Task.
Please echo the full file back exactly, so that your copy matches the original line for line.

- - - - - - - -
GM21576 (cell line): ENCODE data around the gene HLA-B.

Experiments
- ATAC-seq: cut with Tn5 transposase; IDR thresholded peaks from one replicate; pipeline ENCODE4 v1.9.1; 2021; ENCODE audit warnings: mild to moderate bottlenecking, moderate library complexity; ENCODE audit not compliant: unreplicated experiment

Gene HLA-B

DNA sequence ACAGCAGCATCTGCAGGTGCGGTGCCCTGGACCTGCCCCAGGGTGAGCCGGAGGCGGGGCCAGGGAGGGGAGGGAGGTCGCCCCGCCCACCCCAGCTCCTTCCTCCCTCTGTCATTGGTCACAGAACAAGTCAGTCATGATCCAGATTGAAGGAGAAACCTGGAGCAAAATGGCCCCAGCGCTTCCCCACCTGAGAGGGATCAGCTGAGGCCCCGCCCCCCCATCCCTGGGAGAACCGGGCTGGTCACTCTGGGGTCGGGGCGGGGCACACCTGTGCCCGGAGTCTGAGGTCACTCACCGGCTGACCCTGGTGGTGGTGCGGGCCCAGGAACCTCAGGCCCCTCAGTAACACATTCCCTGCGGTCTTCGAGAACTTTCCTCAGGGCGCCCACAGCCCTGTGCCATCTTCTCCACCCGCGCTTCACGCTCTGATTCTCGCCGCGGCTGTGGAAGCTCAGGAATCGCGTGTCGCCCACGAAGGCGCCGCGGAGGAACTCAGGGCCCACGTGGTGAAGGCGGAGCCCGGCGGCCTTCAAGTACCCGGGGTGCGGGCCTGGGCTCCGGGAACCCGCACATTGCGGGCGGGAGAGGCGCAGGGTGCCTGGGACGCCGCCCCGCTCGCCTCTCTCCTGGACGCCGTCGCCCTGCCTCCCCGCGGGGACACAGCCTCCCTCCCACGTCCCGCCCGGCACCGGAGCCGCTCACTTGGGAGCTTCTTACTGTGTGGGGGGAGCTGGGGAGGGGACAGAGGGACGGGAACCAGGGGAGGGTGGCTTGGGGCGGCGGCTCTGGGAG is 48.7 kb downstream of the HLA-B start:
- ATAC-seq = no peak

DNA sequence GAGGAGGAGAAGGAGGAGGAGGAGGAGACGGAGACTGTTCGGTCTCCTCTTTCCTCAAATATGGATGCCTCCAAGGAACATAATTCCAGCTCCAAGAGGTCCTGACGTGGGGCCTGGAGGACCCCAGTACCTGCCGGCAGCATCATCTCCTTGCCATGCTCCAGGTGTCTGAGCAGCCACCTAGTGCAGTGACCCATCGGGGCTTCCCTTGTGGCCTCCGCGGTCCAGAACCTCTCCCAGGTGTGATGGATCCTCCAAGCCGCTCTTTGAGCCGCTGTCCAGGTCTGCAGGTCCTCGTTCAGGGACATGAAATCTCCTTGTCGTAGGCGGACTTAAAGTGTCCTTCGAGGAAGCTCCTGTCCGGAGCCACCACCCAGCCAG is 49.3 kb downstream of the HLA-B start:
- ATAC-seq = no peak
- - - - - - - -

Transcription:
GM21576 (cell line): ENCODE data around the gene HLA-B.

Experiments
- ATAC-seq: cut with Tn5 transposase; IDR thresholded peaks from one replicate; pipeline ENCODE4 v1.9.1; 2021; ENCODE audit warnings: mild to moderate bottlenecking, moderate library complexity; ENCODE audit not compliant: unreplicated experiment

Gene HLA-B

DNA sequence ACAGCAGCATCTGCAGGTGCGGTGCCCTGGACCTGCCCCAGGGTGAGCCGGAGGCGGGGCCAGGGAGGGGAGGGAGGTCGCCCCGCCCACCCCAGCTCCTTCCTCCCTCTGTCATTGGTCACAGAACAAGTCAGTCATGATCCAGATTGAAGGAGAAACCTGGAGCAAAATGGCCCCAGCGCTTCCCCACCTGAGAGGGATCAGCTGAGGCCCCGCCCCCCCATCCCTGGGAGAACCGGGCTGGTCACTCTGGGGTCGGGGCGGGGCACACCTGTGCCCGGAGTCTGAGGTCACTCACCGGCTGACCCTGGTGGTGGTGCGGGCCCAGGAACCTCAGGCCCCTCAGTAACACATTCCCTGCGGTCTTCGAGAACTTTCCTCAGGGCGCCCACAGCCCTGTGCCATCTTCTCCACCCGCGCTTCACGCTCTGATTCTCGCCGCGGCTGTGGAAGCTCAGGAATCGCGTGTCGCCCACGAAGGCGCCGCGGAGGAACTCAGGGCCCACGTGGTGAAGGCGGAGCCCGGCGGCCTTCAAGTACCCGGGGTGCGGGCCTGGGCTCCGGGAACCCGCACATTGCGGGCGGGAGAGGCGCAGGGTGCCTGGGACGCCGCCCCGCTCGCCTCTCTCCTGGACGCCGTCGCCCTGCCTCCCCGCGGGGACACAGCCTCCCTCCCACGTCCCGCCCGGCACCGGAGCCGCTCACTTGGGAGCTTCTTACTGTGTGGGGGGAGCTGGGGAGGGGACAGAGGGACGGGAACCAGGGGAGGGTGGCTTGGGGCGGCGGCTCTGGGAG is 48.7 kb downstream of the HLA-B start:
- ATAC-seq = no peak

DNA sequence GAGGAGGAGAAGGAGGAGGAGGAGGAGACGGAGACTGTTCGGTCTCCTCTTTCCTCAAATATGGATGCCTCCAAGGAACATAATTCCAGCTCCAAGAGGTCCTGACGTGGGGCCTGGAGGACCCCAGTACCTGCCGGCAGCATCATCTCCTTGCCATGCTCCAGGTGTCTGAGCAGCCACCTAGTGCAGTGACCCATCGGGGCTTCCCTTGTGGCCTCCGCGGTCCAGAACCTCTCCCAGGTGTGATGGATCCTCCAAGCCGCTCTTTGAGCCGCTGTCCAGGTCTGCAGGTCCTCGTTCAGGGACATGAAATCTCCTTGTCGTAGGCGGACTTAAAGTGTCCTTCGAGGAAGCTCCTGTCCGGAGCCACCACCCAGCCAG is 49.3 kb downstream of the HLA-B start:
- ATAC-seq = no peak